Dispatches: On Michael Haneke

There are filmmakers who help us learn to watch movies better. Many of them are canonical: Eisenstein, Hitchcock, Ford, Kubrick, Kiarostami, Sokurov, etc. What links the group of directors I am referring to is the way that watching their movies forces the viewer to pay attention to form. Rather than simply immersing one in plot, these artists ask viewers to glean information from the directorial choices being made, from compositions and cuts and such. In Hitchcock, to give the classical example, pretty generic plots combine with a camera eye that makes associations and psychological inferences with startling sharpness. These are moviemaker’s moviemakers. The critic-artists of the nouvelle vague did much to emphasize the aesthetic value of highlighting formal elements, and so the auteur, rather than the studio, became the most important unit to consider when watching movies (they also extended this view backwards to incorporate Hawks and many others). Film formalism is really part of the mid-century revaluation of modernism that extended to criticism and architecture. These days, auteurship mostly serves as the justification for self-absorbed directors whose most urgent message is the advertisement of their own genius.

There are, though, directors working today who respect their audiences enough to command and repay that respect with thought-provoking work that also relies on the audience’s attention to formal features. One of these is the Austrian director Michael Haneke. The sobriety and equipoise of his camera, and the subtlety of his aesthetic choices, make most of his films a pleasure to watch. His recent work has seen him rein in his early tendency towards flashy violence and degradation, as in Funny Games. His adaptation of Elfriede Jelinek’s The Piano Teacher was amazing in its visual translation of that novel’s obsessive tone, and I though his fondness for menacing quiet moments made “Time of the Wolf” one of the best post-apocalyptic movies made recently.

The first shot of his latest, Cache (“Hidden”) is a perfect example of his talent. He holds the wide shot of the main characters’ home for an extremely long time, maybe five minutes. Luckily (or rather, deliberately) the composition is complex enough, and photographically interesting enough, to maintain one’s interest despite the confusing lack of activity. Soon it is revealed that the nature of the first shot is very different to what one at first assumes, and one is forced to revise one’s faith in the basic nature of shots in movies. It’s that clever. As the image becomes a motif, repeatedly returned to, over the course of the film, its details become more and more familiar, and our encounters with the same space from different perspectives are made as familiar as if we ouselves had inhabited this street. This is filmmaking: to grasp a space and its complexity and impart that complexity to a viewer, in something like three-dimensionality. The movie is about surveillance, literally and figuratively, and it commands the viewer to confront the ambiguity of looking at the world, and how assumptive most of the judgments we make about it are. Like most great formal films, we learn about observation by observing it.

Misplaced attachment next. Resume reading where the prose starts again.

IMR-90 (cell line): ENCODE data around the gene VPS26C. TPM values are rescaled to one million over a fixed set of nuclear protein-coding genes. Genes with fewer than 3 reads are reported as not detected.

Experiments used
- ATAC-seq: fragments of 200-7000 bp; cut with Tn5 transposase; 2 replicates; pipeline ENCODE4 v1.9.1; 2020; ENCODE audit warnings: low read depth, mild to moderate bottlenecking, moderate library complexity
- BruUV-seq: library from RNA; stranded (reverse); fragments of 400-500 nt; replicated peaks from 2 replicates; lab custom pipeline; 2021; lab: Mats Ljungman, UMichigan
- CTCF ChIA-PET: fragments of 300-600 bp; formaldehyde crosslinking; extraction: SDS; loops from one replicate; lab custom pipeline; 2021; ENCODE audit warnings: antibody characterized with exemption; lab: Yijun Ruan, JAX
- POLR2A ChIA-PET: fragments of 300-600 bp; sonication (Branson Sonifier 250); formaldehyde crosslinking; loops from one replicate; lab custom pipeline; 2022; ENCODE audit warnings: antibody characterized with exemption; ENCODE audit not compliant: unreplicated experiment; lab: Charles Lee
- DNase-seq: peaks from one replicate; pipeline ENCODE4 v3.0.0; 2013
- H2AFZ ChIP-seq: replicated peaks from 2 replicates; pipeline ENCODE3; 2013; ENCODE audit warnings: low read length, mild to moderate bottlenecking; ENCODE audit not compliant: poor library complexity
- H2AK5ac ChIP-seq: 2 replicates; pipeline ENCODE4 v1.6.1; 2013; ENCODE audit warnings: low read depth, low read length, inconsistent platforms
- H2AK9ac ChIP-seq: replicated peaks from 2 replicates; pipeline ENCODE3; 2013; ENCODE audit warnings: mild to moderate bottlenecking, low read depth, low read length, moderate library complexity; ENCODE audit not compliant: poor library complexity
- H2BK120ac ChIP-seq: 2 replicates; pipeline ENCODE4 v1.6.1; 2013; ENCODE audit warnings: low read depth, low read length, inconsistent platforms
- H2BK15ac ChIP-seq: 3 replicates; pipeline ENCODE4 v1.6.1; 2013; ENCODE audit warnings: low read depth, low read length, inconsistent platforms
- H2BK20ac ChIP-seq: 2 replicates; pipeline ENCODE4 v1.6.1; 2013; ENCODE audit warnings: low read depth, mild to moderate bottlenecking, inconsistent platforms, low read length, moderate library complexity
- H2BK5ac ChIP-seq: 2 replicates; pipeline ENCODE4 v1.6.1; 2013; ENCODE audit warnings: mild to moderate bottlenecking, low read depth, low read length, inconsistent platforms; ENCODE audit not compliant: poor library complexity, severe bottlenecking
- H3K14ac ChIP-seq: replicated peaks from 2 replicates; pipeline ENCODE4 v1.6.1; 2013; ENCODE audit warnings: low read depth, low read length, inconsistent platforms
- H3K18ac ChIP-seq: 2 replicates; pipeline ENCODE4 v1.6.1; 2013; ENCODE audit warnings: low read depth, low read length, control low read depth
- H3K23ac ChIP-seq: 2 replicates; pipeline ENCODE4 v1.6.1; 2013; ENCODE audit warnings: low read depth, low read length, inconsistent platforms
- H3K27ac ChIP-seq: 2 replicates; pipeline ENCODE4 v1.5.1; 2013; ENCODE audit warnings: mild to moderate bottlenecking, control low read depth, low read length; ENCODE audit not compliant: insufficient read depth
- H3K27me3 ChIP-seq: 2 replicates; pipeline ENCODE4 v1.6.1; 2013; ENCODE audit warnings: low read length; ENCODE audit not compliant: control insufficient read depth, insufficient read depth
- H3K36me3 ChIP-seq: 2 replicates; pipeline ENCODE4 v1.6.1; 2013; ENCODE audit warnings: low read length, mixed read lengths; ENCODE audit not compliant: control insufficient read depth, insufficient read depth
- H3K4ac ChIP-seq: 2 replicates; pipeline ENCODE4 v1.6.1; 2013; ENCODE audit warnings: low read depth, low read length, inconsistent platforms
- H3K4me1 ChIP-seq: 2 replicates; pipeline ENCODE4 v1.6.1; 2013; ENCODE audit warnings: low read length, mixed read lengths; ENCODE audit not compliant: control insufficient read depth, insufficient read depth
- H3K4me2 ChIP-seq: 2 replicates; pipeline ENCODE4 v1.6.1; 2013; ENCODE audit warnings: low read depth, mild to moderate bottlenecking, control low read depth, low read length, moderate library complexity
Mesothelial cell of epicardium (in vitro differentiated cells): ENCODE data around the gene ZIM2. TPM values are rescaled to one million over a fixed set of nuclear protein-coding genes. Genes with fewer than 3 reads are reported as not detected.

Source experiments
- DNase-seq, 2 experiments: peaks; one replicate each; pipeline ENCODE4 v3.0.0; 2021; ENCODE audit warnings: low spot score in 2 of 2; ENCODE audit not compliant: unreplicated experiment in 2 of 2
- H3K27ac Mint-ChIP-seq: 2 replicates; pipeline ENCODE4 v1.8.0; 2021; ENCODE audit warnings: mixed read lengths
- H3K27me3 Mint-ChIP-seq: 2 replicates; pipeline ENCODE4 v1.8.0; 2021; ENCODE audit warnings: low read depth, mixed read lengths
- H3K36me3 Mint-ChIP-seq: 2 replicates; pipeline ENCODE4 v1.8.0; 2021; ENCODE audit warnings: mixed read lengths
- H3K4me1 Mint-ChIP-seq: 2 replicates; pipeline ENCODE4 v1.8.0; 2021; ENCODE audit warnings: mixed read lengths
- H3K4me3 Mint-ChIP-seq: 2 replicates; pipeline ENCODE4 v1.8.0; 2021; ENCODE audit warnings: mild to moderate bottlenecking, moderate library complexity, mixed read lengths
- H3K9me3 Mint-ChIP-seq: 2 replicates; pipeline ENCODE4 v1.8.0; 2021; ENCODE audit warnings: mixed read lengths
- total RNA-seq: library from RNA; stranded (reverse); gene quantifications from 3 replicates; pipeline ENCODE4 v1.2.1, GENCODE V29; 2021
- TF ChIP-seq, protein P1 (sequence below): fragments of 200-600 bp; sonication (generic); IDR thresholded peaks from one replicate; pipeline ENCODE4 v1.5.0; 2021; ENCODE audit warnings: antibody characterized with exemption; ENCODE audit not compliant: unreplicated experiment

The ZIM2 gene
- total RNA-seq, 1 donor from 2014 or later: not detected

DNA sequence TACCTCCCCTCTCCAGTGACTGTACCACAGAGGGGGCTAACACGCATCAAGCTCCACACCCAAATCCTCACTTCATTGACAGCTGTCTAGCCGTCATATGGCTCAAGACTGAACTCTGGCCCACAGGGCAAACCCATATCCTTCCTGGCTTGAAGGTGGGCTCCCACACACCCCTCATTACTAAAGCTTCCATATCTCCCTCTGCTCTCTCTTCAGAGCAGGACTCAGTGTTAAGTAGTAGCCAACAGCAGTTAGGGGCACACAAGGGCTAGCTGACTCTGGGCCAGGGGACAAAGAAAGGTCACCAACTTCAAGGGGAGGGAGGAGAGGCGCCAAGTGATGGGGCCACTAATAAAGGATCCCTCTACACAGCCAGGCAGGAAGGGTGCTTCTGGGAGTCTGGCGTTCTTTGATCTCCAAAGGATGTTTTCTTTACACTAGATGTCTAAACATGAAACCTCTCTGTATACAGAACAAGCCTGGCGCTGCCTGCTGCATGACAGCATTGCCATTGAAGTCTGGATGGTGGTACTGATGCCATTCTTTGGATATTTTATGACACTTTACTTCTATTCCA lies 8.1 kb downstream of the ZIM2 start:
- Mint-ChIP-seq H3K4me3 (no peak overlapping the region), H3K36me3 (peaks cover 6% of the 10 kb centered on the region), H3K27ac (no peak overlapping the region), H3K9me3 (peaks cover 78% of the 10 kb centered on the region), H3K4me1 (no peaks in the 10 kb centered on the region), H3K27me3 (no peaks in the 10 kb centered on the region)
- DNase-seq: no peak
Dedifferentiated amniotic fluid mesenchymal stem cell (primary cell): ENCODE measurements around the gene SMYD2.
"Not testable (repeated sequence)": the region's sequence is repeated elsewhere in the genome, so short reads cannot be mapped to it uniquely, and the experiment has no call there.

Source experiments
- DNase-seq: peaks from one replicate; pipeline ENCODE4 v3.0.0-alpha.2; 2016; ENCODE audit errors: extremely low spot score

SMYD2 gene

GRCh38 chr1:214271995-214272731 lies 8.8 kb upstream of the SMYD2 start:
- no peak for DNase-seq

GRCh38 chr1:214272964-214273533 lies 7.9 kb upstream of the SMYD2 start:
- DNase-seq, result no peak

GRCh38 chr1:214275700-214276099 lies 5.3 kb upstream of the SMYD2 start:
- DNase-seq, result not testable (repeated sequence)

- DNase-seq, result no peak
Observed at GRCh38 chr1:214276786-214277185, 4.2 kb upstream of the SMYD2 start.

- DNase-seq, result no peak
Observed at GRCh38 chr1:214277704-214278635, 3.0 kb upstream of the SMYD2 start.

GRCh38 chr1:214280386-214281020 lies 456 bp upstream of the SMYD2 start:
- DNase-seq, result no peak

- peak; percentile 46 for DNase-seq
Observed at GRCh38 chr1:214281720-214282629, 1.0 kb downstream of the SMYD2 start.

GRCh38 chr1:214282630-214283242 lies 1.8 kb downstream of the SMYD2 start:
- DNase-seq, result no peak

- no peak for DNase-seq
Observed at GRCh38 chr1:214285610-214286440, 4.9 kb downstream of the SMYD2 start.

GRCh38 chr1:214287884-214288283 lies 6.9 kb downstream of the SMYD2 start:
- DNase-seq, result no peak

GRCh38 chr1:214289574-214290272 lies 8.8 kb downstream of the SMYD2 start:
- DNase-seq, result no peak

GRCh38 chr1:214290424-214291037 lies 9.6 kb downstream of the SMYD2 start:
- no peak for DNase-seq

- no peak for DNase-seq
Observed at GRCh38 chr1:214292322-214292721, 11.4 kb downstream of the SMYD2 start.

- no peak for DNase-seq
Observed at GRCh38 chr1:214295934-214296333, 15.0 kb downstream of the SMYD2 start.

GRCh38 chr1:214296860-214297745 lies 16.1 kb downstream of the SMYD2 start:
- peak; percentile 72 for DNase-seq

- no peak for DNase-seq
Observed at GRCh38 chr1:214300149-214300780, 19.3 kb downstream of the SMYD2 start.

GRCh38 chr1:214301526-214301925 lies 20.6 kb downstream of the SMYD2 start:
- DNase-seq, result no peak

The narrartive theme of Cache might be said to be the return of the repressed, globalized. The movie concerns an haute-bourgeois couple – their modernist dwelling, decor, even food, perfectly observed – who are possibly threatened by figures from the husband’s past. The relations between the modern liberal individual, secure in his sanctimonius domain, and the world-at-large (in this case, the French colonial world) are called in question with devestating results. Compared to a movie like Syriana, whose idea of exploring the links between countries is to represent everything through the tired themes of espionage and politics, with human beings a kind of generic afterthought, a plot device, Cache starts from the most locally situated, domestic setting (the ur-Parisian couple of Juliette Binoche and Daniel Auteuil) and gradually expands the circle outward, relentlessly and at times grimly, until you feel the distance between places and places, times and times, unraveling.